But I still can’t wait. Our Disney trip will not be perfect, but it will be magical. I get teary just thinking about the moment my daughter will get to meet Snow White or Cinderella for the first time.

My older boys have been preparing for Space Mountain for months. Since my husband has severe motion sickness and can’t ride roller coasters, for once I get to be the cool parent. And I might secretly be a little happy about that.

I know there will be moments of disappointment and frustration, but I don’t want to let those moments keep me from the magic. The pursuit of perfection is a fantasy, and a harmful one at that. Life is not perfect – far from it. But it is a gift from God filled with wonder and grace if we open our eyes to see and live and breathe the magic that is all around us. And that is good enough for me.

What about you? Where are you learning to rest in being good enough in your life?

Epilogue: I wrote this post the week before we went to Disney in June, so here is the story after the story. The night before Magic Kingdom my husband I were sitting in our condo and said to each other, “What on earth were we thinking? Four kids? A nursing baby? Peak season? Ninety degrees?” We didn’t have a good answer. But thankfully, my parents agreed that it would be fun to come with us so we wouldn’t be outnumbered!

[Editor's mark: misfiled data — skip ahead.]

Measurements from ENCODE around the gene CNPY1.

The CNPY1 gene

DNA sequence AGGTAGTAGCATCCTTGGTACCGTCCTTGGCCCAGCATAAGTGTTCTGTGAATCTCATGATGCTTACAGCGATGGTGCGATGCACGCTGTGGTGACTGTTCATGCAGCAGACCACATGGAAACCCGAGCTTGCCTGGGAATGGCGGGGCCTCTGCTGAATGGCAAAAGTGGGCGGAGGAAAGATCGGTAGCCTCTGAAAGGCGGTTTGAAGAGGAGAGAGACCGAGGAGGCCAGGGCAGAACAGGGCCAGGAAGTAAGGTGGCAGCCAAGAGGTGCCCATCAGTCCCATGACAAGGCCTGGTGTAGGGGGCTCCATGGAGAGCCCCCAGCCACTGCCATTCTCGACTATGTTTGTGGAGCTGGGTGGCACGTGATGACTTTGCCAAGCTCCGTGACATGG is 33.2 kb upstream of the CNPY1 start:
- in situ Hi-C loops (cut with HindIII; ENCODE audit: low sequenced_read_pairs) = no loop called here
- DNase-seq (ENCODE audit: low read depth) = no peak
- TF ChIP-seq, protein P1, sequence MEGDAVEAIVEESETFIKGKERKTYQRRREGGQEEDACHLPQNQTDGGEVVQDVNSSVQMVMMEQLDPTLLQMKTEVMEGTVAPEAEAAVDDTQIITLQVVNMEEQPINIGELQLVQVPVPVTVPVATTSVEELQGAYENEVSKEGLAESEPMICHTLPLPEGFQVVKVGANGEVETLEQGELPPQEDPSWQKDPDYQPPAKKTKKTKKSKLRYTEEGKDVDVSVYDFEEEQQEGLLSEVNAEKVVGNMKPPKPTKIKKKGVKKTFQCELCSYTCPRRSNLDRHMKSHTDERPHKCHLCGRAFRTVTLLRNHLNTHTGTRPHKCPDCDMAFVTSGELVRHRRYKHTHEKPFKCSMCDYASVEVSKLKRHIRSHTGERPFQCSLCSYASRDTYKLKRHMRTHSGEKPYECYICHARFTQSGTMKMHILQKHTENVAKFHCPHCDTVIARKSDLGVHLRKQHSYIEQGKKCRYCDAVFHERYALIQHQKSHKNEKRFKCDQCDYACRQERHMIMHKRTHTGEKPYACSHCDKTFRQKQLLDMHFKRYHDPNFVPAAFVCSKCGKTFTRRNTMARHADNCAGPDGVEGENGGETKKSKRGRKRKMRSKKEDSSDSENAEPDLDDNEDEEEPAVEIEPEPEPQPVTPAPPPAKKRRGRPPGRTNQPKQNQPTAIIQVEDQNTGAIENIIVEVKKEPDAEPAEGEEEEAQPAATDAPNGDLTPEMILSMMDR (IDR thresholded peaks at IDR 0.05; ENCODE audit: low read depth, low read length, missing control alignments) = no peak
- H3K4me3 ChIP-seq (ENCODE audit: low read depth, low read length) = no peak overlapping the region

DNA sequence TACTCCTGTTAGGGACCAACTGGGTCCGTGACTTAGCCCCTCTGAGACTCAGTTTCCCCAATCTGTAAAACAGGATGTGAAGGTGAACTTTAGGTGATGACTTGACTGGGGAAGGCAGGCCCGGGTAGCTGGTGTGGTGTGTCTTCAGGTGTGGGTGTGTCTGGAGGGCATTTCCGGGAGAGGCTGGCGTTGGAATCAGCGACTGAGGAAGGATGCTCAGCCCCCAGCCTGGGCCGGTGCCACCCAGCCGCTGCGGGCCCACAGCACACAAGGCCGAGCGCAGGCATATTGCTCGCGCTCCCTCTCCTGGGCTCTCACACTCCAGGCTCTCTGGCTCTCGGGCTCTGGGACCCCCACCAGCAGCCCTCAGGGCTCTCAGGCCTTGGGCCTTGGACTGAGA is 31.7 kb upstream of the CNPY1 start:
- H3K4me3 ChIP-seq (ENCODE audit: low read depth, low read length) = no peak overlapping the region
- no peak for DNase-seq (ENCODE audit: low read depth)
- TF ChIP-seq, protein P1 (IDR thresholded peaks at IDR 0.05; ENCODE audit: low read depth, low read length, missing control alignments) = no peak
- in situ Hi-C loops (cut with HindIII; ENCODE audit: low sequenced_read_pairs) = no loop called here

As expected, we had our fair share of tears, exhaustion and sweat (so much sweat). We had a bit of confusion regarding waiting in line (“Again! Again!” my daughter’s voice echoed throughout Fantasyland as we pulled her screaming little two-year-old self off of Dumbo). But woven throughout the chaos were faces lit up with the kind of unadulterated joy that belongs only to kids. Singing the Tigger song as we waited to meet the gang from the Hundred Acre Wood. My five year-old’s pride at conquering his fear of coasters on the Primeval Whirl. Walking into Cinderella’s castle and seeing my daughter’s awe-struck face. Riding the big coasters with my 8 year-old and then commiserating with him after we both got a little freaked out by Space Mountain.